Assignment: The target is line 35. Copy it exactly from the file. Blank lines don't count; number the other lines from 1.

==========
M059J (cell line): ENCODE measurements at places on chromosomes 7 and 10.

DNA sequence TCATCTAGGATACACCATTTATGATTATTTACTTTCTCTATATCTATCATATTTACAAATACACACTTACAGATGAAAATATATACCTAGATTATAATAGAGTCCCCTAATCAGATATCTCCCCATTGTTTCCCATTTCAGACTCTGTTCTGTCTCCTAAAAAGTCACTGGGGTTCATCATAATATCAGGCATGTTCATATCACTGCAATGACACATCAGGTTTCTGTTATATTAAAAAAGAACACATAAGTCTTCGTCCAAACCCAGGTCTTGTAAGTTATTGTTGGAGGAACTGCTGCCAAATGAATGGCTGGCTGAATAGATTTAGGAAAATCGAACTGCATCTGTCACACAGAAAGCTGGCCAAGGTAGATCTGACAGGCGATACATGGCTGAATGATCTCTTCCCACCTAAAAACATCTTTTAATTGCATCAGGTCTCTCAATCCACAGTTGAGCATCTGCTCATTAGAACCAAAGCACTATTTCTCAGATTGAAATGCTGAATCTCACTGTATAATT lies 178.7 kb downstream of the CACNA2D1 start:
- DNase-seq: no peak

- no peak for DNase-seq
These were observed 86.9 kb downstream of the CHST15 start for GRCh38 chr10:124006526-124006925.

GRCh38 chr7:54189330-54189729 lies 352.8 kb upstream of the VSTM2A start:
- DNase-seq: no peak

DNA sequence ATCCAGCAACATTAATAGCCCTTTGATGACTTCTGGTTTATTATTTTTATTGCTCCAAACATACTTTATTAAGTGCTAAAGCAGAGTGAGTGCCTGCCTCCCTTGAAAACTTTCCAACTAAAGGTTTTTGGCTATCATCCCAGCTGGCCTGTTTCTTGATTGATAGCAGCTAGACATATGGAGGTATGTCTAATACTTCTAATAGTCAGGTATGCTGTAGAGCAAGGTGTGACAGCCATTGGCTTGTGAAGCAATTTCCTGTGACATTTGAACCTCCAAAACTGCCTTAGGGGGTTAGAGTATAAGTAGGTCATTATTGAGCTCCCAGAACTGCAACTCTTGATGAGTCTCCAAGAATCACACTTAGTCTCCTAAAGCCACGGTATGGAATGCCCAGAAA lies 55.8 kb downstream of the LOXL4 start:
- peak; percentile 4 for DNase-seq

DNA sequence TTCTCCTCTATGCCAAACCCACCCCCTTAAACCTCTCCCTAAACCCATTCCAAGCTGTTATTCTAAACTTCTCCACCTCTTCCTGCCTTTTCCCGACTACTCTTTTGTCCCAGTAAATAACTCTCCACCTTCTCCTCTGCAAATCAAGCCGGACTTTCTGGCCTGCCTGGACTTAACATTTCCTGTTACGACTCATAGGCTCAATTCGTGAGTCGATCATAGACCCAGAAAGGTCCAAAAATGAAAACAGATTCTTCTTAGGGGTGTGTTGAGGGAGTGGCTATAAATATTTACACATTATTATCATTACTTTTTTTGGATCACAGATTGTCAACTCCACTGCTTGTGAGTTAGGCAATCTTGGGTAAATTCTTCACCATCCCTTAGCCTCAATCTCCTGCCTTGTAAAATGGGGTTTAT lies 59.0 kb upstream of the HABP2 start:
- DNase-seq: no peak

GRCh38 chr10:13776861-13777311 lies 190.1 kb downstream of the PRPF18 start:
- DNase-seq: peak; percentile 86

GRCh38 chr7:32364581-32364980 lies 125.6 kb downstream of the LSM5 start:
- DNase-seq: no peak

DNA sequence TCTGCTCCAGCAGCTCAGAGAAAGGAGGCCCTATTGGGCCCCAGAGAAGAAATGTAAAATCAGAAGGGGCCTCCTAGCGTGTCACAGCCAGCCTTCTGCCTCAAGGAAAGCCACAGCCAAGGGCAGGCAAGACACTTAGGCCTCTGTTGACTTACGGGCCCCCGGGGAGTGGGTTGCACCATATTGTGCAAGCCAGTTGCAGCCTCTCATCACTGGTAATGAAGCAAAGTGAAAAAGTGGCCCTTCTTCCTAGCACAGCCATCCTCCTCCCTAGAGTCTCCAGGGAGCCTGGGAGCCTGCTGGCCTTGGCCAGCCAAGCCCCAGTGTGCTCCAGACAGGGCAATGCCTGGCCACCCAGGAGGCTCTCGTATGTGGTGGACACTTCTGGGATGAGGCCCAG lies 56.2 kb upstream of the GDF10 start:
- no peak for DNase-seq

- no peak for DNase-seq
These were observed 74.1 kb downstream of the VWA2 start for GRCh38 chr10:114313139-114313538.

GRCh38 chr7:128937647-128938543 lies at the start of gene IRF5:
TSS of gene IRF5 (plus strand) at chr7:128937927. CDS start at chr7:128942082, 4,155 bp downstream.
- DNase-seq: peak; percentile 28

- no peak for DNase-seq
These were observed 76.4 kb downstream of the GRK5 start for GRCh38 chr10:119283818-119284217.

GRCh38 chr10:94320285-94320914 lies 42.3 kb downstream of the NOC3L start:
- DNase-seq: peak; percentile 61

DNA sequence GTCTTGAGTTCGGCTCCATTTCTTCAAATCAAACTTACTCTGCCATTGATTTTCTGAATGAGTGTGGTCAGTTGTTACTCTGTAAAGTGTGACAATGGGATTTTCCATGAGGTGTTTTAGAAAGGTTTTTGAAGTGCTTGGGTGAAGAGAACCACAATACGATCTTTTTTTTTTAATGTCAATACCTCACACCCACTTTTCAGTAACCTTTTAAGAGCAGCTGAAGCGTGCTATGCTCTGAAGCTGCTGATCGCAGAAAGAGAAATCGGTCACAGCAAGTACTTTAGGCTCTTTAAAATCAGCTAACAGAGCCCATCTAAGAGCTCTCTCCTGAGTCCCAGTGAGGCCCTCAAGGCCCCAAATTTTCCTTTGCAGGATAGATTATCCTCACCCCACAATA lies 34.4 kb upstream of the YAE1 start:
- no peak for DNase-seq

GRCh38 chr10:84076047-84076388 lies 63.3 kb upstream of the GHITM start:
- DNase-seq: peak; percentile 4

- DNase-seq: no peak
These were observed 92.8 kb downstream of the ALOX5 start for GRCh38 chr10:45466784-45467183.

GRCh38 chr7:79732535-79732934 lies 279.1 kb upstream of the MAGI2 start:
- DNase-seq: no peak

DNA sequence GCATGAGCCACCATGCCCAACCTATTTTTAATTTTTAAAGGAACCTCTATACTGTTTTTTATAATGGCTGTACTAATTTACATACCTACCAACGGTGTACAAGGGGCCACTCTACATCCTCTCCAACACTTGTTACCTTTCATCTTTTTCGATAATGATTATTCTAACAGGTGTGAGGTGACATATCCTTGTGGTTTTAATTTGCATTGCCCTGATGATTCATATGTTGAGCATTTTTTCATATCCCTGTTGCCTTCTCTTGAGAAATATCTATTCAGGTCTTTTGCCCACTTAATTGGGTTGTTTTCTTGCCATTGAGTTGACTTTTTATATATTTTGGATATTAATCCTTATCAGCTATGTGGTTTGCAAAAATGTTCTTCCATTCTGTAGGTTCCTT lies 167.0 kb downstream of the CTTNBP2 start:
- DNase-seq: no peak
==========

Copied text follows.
DNA sequence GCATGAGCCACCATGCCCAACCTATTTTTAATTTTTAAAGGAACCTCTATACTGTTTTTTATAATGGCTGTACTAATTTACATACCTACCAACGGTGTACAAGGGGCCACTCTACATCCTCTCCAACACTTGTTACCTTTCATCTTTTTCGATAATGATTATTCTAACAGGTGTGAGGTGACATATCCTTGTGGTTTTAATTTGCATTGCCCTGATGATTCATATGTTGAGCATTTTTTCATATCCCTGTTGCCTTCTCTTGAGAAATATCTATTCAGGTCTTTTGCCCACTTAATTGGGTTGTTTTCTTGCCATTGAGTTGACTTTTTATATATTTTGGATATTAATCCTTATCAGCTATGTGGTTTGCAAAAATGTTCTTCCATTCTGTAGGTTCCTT lies 167.0 kb downstream of the CTTNBP2 start: